7 million lives lost to Air Pollution every year

Air Pollution

Tahjeeb Hossain Chowdhury: In this turbulent time with climate change and upcoming recession due to the Covid-19 pandemic, it might be a good sign that reduction in the industrial activities has meant that air pollution has gone down quite significantly. But we should still wary of the fact that it is one of the most fatal reasons for ailments and eventually death. That was expanded even wider by the expert on the matter, David Boyd at Geneva last year.

Boyd has termed air pollution ‘A Silent Killer‘, and that term holds so much water. He backs up his naming with a statistic that 7 million people every year die. It is due to causes linked directly or indirectly to Air Pollution. With a rising number of asthma patients and other respiratory issues, almost 600,000 of these deaths are children. 

Boyd had broken down the stats on an hourly basis. His research showed that 800 people die at an hourly rate. And these deaths are direct results of issues such as cancer, heart, and respiratory diseases. All is directly links to air pollution.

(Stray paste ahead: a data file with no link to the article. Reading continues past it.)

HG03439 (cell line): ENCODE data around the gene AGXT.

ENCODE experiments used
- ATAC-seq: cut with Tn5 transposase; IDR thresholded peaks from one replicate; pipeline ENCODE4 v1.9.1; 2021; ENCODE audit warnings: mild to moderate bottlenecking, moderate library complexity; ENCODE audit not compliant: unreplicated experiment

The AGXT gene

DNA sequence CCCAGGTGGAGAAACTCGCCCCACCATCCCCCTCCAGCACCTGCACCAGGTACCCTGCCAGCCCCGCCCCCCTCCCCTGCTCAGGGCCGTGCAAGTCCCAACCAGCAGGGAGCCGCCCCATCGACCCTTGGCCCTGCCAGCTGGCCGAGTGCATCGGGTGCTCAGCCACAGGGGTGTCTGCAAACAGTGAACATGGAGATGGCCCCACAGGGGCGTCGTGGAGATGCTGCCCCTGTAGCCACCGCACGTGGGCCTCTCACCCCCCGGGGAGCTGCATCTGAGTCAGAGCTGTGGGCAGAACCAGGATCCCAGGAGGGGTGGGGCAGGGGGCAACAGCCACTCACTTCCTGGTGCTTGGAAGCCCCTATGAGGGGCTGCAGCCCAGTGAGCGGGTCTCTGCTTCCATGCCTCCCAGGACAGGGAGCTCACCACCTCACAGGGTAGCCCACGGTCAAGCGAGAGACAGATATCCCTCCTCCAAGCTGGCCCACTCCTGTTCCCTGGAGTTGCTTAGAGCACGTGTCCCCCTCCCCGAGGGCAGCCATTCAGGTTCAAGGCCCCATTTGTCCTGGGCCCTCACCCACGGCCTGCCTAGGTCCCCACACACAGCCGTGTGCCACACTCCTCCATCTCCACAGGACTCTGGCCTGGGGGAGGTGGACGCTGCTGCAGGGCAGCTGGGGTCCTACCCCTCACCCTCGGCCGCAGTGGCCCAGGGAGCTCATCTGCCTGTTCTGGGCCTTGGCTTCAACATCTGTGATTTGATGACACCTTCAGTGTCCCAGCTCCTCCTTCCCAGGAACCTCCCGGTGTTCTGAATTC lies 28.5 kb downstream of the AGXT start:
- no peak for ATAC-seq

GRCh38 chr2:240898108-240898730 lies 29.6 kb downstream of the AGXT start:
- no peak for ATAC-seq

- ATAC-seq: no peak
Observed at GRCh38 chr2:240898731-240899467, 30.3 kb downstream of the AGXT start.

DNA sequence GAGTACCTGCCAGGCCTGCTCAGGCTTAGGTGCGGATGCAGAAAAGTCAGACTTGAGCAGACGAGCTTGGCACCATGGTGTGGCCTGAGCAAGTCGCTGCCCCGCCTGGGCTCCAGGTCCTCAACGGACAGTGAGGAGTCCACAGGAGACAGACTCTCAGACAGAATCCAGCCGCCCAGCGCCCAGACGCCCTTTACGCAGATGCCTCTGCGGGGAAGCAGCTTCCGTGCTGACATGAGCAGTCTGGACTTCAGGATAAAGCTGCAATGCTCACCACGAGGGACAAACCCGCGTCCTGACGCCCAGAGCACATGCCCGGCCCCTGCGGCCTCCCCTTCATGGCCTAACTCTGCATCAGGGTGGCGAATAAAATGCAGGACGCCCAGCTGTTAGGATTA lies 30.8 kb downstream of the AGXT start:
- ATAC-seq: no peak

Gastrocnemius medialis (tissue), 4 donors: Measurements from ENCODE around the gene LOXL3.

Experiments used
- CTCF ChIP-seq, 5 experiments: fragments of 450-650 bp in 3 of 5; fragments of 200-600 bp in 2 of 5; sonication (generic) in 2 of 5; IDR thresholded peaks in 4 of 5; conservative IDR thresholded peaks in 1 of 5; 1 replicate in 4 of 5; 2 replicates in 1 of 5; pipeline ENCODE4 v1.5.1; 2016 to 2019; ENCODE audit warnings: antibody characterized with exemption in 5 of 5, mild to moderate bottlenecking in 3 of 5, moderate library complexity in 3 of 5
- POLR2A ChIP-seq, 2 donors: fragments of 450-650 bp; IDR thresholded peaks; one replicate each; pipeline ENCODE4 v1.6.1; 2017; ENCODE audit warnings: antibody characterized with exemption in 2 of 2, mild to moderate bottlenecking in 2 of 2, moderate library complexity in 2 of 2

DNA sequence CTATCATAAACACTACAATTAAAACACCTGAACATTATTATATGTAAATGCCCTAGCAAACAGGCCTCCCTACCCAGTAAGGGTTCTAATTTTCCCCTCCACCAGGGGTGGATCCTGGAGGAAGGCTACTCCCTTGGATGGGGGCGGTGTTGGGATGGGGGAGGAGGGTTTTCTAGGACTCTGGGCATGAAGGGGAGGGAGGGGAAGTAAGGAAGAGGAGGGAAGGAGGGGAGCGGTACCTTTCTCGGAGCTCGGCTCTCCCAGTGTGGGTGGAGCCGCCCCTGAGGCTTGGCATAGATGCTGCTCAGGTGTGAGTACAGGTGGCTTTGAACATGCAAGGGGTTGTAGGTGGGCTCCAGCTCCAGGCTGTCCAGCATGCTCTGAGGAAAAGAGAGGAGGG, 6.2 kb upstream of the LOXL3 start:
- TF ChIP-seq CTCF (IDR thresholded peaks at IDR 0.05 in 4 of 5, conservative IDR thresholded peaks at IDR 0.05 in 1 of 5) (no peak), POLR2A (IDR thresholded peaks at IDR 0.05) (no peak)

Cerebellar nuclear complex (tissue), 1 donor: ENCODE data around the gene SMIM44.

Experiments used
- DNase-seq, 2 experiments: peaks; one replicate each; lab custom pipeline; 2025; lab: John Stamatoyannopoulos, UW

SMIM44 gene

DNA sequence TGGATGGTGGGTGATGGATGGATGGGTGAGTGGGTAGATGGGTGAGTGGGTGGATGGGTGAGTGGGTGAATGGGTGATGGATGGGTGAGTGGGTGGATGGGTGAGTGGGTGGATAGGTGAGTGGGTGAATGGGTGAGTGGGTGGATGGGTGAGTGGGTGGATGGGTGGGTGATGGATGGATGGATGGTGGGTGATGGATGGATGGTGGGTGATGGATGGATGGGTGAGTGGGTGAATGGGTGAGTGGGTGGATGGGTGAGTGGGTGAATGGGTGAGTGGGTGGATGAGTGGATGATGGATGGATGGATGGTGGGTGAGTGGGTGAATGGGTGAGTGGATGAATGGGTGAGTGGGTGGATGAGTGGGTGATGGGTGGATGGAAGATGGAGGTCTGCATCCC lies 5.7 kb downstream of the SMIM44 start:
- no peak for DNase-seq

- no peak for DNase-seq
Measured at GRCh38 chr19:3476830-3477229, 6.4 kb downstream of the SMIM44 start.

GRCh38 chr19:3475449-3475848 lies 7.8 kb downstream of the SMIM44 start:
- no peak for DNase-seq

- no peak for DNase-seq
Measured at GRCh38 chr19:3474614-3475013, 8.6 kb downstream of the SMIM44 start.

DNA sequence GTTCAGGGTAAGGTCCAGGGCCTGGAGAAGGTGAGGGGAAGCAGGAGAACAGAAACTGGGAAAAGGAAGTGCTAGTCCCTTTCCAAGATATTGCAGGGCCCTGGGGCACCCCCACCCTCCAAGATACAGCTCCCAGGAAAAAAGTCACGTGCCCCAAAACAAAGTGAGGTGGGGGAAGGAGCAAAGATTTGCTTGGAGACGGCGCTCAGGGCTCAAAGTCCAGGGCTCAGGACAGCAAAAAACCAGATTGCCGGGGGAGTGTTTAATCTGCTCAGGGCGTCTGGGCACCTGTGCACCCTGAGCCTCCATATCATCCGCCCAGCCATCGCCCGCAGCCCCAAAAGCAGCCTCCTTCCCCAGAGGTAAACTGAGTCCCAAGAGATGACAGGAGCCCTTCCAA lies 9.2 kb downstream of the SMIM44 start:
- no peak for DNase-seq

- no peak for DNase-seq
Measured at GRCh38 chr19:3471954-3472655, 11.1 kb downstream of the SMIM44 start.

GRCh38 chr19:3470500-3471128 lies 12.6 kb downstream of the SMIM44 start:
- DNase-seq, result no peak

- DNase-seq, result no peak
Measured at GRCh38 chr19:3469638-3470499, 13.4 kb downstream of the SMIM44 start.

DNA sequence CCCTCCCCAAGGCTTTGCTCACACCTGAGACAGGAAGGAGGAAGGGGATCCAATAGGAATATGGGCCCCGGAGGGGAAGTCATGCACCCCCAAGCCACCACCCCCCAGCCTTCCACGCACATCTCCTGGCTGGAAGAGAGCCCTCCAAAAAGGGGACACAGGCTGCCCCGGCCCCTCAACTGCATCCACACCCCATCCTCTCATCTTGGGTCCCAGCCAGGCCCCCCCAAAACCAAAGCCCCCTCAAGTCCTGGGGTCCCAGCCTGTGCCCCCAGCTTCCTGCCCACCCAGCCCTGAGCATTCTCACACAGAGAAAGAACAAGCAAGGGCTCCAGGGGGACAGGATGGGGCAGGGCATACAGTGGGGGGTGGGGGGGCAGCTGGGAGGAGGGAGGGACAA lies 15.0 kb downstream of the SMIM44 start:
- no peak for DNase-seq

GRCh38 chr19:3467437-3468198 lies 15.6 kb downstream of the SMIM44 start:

With industrial advancements at an all-time high, production and manufacturing activities happen at a rapid rate. Owing to the competitive nature of the market, industrial activities demand an exorbitant amount of fossil fuel and electricity generation. More and more deadly particulates add to the atmosphere and endanger lives because of inhaling such matters. 

Women, Children, Elder statesmen, and more vulnerable groups are always in the crosshairs of air pollution. To curtail air pollution and stop deaths, David Boyd advised in taking steps. These included monitoring air pollution effects on human health, tracking sources of air pollution, regulations regarding air pollution activities, promotion, and availability of public information regarding air pollution, and more. 

In the recent Covid-19 pandemic many industries have shut down production and public commutes have been shut down barring emergency activities. A recent report from IQAir shows that there has been a 60% decrease in air pollution. It is an indication that if we can be a little bit more responsible in our interactions after this pandemic, then we can too reduce air pollution.

(The writer is a marketing graduate, content writer, and data science enthusiast from Dhaka, reach him at [email protected])

Content Source: World Health Organization (WHO)
Photo Courtesy: RT Magazine

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